Juniperus plants, or juniper, come in many shapes and sizes. From ground coverage shrubs to tall trees, they can fit in your landscaping in a variety of ways. For a foundation garden, however, you'd likely want to stick with a shrub variety like the Grey Owl pictured above. These plants grow 3-4 feet tall and 5-6 feet wide, making them a great pick for foundation coverage. These work well in zones 4-9, and while they are typically silvery in color, but colder winters can give them a purplish tint.

The juniper plant is very hardy and can withstand a variety of soils and conditions depending on which specimen of juniper you chose. They also enjoy full sun or partial shade, but be careful of how much shade they are exposed to. If they are in too much shade they'll spread out their branches, warping the overall shape of the shrub irreparably.

6. Boxwood

An image of a Boxwood plant

The boxwood, or buxus shrub, is a popular choice for more formal landscapes. They're evergreen and dense plants, allowing for shaping that creates a solid landscaping element. This shrub needs full or partial sun as well as well-drained soil and needs plenty of water in hot summers. During winter make sure this is protected from the wind, as the cold wind can cause bronzing of the leaves.

This particular shrub also appreciates mulching, and it's recommended to give it a 2-3 inch layer that spreads 12 inches past the foliage of the plant. Past this and pruning the shrub as it grows, boxwood is a fairly low maintenance plant, which only adds to its attractiveness for a foundation plant.

7. Holly

Holly shrub with grown seeds on its leaves

The Holly (ilex) shrub is an iconic shrub in many foundation gardens and landscapes. The red berries are well known in winter, and in the summer the lush green leaves make a beautiful backdrop for blooming flowers. Plant these in either spring or fall to encourage the best growth. Well-drained, slightly acidic soil in full sun is this plant's favorite place to be. However, holly shrubs are adaptable and can make do in soil that isn't quite up to its standards.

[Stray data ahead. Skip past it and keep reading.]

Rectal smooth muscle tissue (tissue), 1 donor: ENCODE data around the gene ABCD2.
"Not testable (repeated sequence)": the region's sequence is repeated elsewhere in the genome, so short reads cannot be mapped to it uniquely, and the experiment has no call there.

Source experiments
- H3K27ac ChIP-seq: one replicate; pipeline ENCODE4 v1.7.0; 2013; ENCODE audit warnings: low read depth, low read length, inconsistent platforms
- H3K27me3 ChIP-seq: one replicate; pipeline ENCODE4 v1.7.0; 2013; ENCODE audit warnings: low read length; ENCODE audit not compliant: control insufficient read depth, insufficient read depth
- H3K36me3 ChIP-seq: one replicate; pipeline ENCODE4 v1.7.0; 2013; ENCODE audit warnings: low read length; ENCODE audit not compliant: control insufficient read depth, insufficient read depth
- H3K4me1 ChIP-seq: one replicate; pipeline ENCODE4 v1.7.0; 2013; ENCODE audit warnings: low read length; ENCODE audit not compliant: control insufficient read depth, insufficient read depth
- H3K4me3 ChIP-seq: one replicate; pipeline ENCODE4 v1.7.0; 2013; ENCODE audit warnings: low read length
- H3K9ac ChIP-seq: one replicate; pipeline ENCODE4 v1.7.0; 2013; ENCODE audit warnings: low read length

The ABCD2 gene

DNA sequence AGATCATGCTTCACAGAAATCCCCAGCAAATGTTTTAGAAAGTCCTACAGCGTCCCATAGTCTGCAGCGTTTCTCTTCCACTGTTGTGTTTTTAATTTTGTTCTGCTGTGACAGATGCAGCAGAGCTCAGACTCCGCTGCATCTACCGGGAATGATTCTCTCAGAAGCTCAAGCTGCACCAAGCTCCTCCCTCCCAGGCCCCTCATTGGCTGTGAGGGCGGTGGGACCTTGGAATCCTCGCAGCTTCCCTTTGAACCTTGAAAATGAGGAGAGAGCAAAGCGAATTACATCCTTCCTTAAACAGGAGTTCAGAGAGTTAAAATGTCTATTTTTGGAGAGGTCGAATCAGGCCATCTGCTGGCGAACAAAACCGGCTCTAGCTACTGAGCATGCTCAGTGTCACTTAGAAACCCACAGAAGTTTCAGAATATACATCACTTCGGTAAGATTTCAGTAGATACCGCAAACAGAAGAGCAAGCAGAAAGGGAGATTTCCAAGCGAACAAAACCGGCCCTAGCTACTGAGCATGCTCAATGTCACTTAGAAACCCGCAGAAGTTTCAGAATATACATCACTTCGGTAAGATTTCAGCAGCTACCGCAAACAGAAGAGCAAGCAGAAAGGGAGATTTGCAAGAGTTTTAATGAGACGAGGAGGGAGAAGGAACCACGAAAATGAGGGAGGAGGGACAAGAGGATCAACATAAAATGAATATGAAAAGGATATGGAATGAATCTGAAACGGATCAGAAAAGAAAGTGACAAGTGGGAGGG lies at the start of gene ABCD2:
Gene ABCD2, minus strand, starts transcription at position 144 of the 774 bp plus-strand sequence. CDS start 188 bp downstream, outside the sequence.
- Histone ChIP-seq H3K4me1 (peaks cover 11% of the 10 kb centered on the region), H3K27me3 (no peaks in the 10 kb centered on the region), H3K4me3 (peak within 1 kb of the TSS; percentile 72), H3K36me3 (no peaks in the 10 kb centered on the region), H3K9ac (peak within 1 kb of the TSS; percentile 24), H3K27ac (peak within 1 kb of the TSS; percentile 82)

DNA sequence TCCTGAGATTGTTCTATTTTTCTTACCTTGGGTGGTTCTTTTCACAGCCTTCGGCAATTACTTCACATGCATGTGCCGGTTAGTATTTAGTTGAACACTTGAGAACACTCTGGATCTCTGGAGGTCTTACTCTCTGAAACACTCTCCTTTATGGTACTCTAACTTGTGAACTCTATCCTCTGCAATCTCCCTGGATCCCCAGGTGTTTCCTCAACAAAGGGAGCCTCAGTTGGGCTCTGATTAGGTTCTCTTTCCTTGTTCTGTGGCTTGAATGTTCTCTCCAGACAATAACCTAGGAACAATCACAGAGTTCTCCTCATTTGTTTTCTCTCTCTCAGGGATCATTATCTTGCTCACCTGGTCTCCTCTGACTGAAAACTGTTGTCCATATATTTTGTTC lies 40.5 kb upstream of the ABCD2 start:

If you want the bright red berries as part of your landscaping, make sure you purchase and plant the female variety of this plant as they are the only ones that produce them. You also need to make sure that a male is nearby to ensure berry production. These do best in zones 6-9, and mature to a height of 4-10 feet with a width of 4-8 feet. Prune your holly shrub in the winter to keep it the size and shape you desire.

8. Hostas

Green hosta plants growing around a tree

Hostas are not the shrubs previously discussed, but these plants are mighty foundation plants in their own right. They have great foliage and they're easy to take care of, making them an ideal choice for a low maintenance garden.  There are many varieties of hosta, and it's a good idea to research your specific plant. For information on specific varieties, click here.

Sunlight requirements vary, but a good rule of thumb is the lighter the color of your particular hosta, the more sun it needs. A hosta needs rich, slightly acidic soil that has good drainage to prevent root rot and other fungal issues. Slugs and deer are also threats to these beauties, but a scattering of sand and some daffodils planted around the hostas will protect them from both.

9. Ferns

Fern plant. Closeup a large Fern hang on in a garden

Ferns are another great foliage plant that works well in a foundation garden. These are really hardy plants that can withstand a number of environmental hardships. They do best in rich, well-drained soil with a good amount of organic materials to help feed them nutrients.

Ferns, in general, can grow beautifully in zones 2-12, but some species need certain climates, and it's always a good idea to double-check before purchasing a fern. The Kimberly Queen fern pictured above, for instance, can't withstand freezing temperatures and wouldn't survive in colder zones. Ferns can also vary in size, growing anywhere from 3 feet to 5 feet wide.

10. Dogwood Tree

White dogwood flowers with green leaves during springtime, 10 Trees With White Flowers In Springtime

Trees are another great addition to a foundation garden. The dogwood tree (Cornus Florida) is a popular choice, and they produce flowers ranging from red to white. In the summer they have beautiful green leaves, and in autumn they fade to reddish-purple, making this a multi-seasonal tree. These trees are delicate and do need some protection from extreme elements, which is something to consider when planting.